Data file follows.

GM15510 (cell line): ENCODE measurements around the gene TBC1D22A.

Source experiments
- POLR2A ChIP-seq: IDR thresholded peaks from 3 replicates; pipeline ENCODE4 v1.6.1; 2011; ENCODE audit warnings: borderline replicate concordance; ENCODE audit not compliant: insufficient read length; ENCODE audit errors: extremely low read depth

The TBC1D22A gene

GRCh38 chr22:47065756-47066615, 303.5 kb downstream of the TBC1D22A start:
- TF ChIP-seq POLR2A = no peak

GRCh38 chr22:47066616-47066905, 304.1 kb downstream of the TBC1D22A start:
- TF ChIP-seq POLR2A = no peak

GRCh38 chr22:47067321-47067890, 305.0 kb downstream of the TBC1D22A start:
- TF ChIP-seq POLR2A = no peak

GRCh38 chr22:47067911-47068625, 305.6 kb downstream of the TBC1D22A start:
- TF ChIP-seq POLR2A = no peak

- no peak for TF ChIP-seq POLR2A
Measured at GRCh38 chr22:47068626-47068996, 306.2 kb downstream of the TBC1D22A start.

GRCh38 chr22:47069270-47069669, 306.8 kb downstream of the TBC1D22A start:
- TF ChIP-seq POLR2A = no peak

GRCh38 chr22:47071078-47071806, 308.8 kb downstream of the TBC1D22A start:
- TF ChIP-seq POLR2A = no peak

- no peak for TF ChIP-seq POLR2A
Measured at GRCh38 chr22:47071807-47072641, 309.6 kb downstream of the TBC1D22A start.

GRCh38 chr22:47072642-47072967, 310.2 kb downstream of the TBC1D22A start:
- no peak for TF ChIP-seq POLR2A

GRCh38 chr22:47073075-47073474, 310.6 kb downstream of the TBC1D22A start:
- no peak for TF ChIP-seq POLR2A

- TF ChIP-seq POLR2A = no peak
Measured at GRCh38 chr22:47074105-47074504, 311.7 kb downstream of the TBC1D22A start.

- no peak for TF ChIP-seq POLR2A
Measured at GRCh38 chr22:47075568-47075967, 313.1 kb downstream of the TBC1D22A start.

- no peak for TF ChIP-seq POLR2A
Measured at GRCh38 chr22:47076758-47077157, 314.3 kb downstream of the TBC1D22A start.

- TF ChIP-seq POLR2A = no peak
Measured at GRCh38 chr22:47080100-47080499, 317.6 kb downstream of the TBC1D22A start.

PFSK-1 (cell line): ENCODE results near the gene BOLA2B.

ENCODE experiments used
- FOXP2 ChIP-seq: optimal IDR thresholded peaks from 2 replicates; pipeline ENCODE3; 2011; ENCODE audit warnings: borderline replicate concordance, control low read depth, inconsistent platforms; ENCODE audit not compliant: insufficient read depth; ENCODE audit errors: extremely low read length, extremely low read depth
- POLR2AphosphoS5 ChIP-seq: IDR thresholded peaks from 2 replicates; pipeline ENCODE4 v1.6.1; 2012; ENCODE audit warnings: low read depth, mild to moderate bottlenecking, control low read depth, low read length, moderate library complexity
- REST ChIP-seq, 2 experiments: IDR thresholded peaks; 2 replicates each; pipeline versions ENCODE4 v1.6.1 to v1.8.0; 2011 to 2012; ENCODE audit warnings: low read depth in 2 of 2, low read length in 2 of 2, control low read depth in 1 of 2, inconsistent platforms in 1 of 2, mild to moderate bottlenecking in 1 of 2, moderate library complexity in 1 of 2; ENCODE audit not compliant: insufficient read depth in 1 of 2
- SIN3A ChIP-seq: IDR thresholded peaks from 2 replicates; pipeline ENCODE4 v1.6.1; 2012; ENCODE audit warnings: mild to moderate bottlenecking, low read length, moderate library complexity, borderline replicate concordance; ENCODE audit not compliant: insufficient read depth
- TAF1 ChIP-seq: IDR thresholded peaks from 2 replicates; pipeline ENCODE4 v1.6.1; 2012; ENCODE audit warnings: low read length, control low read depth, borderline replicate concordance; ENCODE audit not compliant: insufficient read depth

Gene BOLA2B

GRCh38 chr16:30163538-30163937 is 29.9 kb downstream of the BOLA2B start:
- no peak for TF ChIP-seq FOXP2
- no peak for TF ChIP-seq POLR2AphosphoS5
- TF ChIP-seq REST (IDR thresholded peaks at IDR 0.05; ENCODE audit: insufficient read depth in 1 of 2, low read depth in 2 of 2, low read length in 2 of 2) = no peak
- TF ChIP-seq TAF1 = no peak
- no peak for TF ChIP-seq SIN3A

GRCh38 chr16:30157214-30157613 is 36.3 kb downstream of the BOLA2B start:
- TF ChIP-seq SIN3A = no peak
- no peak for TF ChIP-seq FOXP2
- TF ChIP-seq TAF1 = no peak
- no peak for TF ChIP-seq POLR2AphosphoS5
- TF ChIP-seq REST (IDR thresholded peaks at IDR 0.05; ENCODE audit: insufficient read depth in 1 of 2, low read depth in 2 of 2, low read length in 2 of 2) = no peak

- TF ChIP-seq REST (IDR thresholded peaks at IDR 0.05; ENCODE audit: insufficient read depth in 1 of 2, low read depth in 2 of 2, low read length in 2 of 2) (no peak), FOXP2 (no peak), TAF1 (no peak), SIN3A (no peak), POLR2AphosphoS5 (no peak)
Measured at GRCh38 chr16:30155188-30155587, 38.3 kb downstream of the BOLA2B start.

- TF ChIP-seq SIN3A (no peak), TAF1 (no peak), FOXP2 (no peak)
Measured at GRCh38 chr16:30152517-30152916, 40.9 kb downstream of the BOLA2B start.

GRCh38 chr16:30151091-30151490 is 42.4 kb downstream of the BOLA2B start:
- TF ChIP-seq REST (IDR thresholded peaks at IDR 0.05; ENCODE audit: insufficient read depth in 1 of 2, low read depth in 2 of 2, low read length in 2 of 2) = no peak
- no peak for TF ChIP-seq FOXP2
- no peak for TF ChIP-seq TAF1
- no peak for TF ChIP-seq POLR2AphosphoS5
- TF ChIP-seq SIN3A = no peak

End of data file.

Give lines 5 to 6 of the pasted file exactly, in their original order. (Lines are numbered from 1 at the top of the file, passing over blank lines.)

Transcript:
GRCh38 chr22:47065756-47066615, 303.5 kb downstream of the TBC1D22A start:
- TF ChIP-seq POLR2A = no peak